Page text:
New voting maps approved

State lawmakers have finished their redistricting work. The three plans - House, Senate, and congressional - won final approval tonight.

Posted Updated

Laura Leslie

State lawmakers have given final approval to a new set of voting maps for the 2012 elections. The three plans – House, Senate, and congressional – won final approval tonight. They are not subject to a veto by Gov. Bev Perdue.

It was the first time in over a century that Republicans controlled the process in North Carolina, and the new maps reflect the change in legislative control. Many districts in all three bodies have been crafted to be friendlier to GOP candidates than ever before. For example, the current congressional balance of seven Democrats and six Republicans could shift to three Democrats and ten Republicans in 2012.

That’s due in part to the state’s changing demographics and the accompanying shift in political control, illustrated last year when Republicans swept both legislative chambers. But it’s also due to more precise technology that allows lawmakers to choose the voters they want, right down to street level. Partisan gerrymandering, as it’s called, is not illegal.

The resulting lines divide hundreds of voting precincts across the state, running down sidestreets, across college campuses and through apartment complexes. Critics of the maps say the split districts will require local elections boards to print many more specialized ballots, which could cost hundreds of thousands of dollars and a lot of headaches for voters and elections officials in 2012.

Republican mapmakers say the districts are “fair and legal,” a recurrent theme in the week’s floor debates in both chambers. They say the maps conform to all federal and state laws regulating how voting maps can be drawn. They’re confident their plans will withstand federal scrutiny and likely court challenges.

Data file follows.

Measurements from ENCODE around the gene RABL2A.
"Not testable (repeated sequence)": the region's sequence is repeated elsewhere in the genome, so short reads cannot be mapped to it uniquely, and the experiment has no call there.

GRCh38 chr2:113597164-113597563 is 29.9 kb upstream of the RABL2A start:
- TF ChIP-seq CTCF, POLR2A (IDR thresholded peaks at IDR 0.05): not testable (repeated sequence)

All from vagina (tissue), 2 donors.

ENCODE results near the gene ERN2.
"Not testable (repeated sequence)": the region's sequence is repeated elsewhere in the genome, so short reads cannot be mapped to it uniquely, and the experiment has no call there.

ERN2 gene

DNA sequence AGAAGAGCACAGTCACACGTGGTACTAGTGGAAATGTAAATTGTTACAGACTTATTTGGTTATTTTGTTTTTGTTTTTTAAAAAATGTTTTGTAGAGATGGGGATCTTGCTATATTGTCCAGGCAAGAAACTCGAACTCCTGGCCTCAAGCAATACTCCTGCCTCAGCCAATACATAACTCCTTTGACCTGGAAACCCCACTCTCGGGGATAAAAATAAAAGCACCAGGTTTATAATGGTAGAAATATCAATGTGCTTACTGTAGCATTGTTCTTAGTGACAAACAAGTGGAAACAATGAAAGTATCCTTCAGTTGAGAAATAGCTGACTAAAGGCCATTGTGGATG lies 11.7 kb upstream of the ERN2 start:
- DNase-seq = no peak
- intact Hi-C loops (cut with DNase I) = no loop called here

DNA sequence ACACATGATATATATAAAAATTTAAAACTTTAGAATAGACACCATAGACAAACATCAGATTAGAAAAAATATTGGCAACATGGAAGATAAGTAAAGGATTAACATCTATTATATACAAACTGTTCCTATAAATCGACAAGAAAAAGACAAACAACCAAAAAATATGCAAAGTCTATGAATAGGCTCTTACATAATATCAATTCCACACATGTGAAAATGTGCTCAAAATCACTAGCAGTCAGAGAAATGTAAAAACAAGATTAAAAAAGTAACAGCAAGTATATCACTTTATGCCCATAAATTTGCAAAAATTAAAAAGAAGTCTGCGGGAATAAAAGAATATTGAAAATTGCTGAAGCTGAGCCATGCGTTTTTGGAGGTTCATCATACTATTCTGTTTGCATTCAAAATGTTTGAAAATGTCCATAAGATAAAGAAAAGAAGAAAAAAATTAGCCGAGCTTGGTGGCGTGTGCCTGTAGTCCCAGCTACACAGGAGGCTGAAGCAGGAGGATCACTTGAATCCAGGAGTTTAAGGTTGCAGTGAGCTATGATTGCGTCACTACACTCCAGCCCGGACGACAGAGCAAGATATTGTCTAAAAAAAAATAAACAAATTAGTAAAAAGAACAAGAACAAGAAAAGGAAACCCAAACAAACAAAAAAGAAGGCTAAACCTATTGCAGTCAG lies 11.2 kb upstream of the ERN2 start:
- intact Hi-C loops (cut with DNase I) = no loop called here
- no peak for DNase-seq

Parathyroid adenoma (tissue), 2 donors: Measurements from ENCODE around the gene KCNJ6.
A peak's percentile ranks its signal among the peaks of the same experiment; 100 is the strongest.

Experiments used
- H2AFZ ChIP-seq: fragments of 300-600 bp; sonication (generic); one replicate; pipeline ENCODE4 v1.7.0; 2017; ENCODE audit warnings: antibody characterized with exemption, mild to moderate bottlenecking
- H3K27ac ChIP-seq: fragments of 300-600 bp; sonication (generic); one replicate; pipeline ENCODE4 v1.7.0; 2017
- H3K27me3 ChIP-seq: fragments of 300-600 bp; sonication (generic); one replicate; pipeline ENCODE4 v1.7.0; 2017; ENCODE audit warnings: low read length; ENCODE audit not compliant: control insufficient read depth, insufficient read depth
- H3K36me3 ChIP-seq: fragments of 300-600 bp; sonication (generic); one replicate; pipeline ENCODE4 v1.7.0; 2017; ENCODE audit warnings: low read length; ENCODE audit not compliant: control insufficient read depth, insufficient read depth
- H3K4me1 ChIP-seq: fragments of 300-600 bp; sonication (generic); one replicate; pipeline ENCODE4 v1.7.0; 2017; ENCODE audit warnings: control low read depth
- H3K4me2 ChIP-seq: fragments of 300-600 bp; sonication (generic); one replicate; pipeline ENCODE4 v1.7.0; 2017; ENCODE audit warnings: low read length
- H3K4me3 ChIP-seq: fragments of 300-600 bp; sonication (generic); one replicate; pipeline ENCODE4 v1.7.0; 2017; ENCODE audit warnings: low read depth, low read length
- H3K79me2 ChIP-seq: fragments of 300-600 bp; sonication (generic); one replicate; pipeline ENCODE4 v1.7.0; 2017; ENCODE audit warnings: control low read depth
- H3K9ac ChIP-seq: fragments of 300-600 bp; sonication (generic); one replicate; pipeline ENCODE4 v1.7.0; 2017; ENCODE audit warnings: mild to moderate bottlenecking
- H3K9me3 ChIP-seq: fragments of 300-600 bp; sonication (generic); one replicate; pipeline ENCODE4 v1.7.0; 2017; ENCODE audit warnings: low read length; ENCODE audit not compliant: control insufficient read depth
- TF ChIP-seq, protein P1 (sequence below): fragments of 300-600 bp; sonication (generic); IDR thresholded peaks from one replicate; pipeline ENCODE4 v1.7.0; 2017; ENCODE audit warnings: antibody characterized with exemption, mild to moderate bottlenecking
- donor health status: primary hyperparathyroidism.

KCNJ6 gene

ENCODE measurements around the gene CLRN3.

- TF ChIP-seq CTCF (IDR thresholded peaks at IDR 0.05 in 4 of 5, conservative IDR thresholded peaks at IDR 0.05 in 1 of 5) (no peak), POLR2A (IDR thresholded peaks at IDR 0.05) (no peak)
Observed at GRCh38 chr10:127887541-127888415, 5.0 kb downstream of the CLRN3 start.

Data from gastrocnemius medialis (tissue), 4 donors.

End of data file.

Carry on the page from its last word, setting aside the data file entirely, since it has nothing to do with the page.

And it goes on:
Democrats, however, say Republicans have “packed” African-American voters into a handful of districts, diluting their influence in surrounding areas. They also say the new maps fail to keep communities of interest together, which is a requirement for redistricting. Democratic leaders say they don’t expect the maps to gain the federal approval required for implementation in the May primaries.

In the House, only two Republicans voted against the House plan – Reps Glen Bradley, R-Franklin, and Bill Cook, R-Beaufort, both of whom are “double-bunked,” or placed into districts with other incumbents. One Republican, Rep. Larry Brown, R-Forsyth, voted against the Senate map. The House vote on the congressional plan was strictly along party lines, as were all the map votes in the Senate.

The next step for the new maps is pre-clearance, expected to get underway in about 30 days. The state Attorney General is in charge of presenting the maps to the US Department of Justice, but GOP leaders say they’ll also file suit in federal court in Washington, DC to make sure the process doesn’t get bogged down.


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